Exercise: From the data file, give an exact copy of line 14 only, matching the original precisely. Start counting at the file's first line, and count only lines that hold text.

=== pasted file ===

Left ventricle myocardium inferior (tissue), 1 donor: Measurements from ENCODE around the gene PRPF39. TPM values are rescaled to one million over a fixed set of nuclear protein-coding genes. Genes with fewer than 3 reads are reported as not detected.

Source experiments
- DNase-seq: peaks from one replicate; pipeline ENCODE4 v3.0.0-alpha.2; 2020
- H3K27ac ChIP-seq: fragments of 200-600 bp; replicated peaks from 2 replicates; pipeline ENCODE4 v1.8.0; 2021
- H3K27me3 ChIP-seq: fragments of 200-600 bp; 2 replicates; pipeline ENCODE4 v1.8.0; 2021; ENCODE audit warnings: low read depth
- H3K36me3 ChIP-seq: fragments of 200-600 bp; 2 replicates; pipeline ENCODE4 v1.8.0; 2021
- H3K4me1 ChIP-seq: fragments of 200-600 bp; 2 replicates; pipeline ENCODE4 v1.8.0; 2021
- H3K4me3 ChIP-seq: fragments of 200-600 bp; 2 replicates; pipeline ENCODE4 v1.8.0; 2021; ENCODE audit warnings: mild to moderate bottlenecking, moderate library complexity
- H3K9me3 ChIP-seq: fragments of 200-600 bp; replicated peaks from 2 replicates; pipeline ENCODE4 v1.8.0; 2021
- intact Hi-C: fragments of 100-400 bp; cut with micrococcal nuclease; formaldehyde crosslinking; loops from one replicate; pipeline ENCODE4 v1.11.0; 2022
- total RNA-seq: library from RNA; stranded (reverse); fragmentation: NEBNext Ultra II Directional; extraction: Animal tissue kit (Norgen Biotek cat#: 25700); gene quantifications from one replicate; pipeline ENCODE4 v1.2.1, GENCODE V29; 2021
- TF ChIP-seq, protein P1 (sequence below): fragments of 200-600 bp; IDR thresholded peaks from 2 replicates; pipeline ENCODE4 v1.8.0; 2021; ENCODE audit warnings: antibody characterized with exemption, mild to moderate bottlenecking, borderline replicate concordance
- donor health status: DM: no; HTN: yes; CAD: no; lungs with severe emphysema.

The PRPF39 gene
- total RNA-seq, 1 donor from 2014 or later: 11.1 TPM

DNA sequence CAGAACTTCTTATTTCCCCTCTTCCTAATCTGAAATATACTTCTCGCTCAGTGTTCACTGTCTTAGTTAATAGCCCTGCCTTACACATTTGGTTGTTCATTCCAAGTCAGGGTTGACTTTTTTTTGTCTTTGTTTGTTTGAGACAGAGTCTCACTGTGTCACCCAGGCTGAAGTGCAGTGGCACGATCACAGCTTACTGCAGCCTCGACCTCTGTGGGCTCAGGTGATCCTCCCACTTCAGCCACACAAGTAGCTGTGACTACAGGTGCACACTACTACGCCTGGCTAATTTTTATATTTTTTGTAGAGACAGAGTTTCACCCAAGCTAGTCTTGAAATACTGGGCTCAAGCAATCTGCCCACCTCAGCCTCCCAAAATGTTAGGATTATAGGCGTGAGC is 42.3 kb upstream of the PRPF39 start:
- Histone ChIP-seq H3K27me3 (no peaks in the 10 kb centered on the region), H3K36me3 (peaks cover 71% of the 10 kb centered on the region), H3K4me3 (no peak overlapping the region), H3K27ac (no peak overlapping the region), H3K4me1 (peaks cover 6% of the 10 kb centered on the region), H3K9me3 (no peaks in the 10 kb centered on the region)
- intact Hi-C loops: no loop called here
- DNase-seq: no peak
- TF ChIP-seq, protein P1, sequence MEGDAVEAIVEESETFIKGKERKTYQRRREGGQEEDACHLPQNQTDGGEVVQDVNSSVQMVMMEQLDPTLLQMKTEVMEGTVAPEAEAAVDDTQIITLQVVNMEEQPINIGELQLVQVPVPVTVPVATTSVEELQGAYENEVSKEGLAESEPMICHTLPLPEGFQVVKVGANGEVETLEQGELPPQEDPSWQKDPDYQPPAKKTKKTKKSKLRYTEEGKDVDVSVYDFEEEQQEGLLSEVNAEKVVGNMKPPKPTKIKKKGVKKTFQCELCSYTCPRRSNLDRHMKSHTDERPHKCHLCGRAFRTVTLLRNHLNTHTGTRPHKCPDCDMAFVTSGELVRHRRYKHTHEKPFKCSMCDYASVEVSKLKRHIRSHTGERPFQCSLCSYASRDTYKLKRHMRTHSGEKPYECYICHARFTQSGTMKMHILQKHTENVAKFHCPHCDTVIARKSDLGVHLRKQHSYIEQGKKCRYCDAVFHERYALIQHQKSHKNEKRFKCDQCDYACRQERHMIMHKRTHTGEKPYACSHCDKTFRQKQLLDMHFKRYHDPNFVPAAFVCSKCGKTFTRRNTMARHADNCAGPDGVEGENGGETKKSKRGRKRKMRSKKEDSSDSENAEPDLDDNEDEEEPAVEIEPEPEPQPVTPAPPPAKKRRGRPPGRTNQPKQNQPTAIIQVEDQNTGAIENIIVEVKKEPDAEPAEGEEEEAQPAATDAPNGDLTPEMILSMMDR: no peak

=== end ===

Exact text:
The PRPF39 gene